REAL TIMES is a series of works produced in response to the Great East Japan Earthquake on March 11, 2011, and the following accident at the Fukushima Daiichi nuclear power plant. Facing such overwhelmingly gigantic events in reality, people unanimously of powerlessness of art here and there while a number of exhibitions were cancelled as something impolite, against which ChimPom departed to the accident site to produce works. Chim↑Pom also triggered a social phenomenon after posting a panel depicting the nuclear power plant accident next to "Myth of Tomorrow" by Taro Okamoto, a huge mural permanently installed in Shibuya station and seen as a chronicle of nuclear exposure experiences of Japan. "REAL TIMES" exhibition was held independently in May with these works and eventually reported in many countries as the representative response to the quake and nuclear accident in Japan.
On April 11, just a month after the 3.11 incident, Chim↑Pom trespassed in the hazardous areas of towns that became uninhibited as a result of the nuclear accidents, heading for a lookout point on the site of the TEPCO (Tokyo Electric Power Company) facility, approximately 700 meters from the Fukushima Daiichi Nuclear Power Plant. TEPCO had estimated radiation levels to be 199μSv/hr. Having parked their car near the main gate, Chim↑Pom made a 20 minute trek to reach their destination. From the top of the lookout – which was previously promoted as a site for spectulating the New Year’s sunrise – was the view of white smoke rising from Reactor 4, and the Pacific Ocean, of which a vast amount of contaminated water was leaking into. Chim↑Pom stretched out a white fag, sprayed a red circle on it to resemble the red circle of the Japanese fag, changed it further to a radiation symbol, and raised the fag following the custom of “the pole of inaccessibility” like on the moon or Mt. Everest. The title REAL TIMES has three meanings; as this very moment “right now,” as a “real era” like the film title Modern Times, and as a media title of newspapers like The New York Times, in claim against the situation in which the reality inside these hazardous areas were never reported through mass media.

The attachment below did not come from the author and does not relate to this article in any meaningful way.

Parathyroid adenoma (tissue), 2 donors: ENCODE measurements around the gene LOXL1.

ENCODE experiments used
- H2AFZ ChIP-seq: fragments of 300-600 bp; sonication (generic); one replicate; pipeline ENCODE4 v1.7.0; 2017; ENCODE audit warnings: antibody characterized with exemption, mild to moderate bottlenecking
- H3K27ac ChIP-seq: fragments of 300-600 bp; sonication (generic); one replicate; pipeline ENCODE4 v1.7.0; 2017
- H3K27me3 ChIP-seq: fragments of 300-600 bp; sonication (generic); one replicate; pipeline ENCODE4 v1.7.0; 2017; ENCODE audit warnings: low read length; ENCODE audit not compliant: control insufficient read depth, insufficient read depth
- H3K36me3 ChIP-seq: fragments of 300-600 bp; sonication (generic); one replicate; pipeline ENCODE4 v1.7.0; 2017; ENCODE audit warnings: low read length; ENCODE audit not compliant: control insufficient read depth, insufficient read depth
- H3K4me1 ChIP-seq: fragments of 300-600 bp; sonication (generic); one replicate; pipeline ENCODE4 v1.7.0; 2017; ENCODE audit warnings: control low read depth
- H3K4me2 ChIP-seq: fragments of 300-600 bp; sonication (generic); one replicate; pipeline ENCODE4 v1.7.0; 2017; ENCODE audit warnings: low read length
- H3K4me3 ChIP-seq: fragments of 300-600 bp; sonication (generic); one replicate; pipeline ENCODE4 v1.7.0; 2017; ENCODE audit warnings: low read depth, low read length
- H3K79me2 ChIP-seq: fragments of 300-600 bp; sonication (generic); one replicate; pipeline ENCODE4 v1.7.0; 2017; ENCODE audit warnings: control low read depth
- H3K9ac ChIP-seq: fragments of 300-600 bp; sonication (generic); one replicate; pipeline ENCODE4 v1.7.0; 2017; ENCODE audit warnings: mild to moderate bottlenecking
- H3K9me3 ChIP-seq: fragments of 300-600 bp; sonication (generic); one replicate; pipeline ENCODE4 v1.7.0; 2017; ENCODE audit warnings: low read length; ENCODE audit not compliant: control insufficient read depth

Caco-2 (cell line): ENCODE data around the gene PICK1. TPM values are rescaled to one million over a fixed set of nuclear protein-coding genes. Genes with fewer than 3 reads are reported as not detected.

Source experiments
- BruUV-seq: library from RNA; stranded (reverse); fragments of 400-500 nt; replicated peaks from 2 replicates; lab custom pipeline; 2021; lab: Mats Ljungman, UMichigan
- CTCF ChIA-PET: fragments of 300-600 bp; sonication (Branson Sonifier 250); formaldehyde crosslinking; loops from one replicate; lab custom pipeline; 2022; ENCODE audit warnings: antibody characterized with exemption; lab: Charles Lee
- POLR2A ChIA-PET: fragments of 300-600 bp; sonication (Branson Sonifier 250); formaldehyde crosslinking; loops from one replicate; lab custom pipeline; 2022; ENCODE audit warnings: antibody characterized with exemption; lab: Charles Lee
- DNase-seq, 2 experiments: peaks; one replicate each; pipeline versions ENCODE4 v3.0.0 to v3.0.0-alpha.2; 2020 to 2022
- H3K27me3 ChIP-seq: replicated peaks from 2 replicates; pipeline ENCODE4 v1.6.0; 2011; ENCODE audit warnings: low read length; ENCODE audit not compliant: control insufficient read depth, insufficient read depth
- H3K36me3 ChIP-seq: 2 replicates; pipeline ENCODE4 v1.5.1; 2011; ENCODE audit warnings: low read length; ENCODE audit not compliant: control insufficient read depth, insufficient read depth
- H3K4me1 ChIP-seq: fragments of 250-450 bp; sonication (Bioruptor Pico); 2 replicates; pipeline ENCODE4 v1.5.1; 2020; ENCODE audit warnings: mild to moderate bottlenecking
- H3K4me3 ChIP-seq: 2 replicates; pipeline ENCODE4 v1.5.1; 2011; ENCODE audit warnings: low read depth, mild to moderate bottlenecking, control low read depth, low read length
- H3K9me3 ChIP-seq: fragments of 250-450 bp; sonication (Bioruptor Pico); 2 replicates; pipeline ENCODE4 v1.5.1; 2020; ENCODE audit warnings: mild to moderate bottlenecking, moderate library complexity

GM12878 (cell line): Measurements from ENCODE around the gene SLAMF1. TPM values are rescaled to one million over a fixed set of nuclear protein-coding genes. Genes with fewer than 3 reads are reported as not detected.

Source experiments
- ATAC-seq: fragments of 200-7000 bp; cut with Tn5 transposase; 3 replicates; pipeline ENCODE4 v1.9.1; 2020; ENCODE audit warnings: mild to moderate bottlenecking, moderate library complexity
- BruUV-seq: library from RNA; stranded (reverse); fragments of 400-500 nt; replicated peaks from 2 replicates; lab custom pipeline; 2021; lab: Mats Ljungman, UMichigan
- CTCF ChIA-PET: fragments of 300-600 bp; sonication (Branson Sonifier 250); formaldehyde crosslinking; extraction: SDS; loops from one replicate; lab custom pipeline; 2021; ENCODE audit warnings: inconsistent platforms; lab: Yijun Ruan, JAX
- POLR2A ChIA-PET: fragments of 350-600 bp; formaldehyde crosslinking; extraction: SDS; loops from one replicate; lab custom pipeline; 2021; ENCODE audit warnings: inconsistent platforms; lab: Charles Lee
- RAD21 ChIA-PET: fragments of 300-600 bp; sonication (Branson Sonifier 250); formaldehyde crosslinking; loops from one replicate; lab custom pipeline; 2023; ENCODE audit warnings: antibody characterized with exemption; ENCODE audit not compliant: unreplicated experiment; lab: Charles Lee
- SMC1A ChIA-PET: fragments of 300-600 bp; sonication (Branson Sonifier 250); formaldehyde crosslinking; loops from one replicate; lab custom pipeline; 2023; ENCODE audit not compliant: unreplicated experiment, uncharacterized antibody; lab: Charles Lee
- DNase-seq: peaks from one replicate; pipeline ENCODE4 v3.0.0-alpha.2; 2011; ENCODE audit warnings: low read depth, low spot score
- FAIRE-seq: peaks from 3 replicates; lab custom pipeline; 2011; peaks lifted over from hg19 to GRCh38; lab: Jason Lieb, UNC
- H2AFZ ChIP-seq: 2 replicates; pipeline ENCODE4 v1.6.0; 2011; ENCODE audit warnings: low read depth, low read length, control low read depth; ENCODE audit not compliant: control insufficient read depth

"without SAY GOODBYE"
Chim↑Pom installed and took a picture of a scarecrow wearing a protective suit and gas mask in a totally abandoned farm close to the Fukushima Daiichi Nuclear Power Station, as homage to evacuated locals and workers at the nuclear power station. It was framed in a funeral photo frame.
"Never Give Up"
Using a frame that survived the Great East Japan Earthquake, Chim↑Pom framed a piece of fax paper sent from Sunao Tsuboi, who is a representative of an A-bomb victim organization in Hiroshima. For over 50 years, this has been the motto Tsuboi used in speeches and public occasions. As an A-bomb survivor living in Hiroshima who endured the devastation and radiation Tsuboi has struggled against his disease and called for the total abolition of nuclear weapons as a theme for all human beings, even though it might only be accomplished after his death. Tis motto is enormously significant to 21st century Japan.
There was a dog with a collar in front of a collapsed house from the 2011 Tohoku earthquake and tsunami, which growled and stared at us. It started walking towards the house but immediately stopped and looked back at us. Looking at us in the eye, the dog started to walk to the house again. We kept following the dog, and ended up finding another injured dog on the second floor. We noticed a bowl nearby. Seemingly the dogs were being fed. We put some water and canned tuna in it, and the injured dog tried to wriggle and come closer. As expected, it was starving and ate everything up in a moment. It then wriggled back to its bed.
"Level 7 feat.'Myth of Tomorrow'"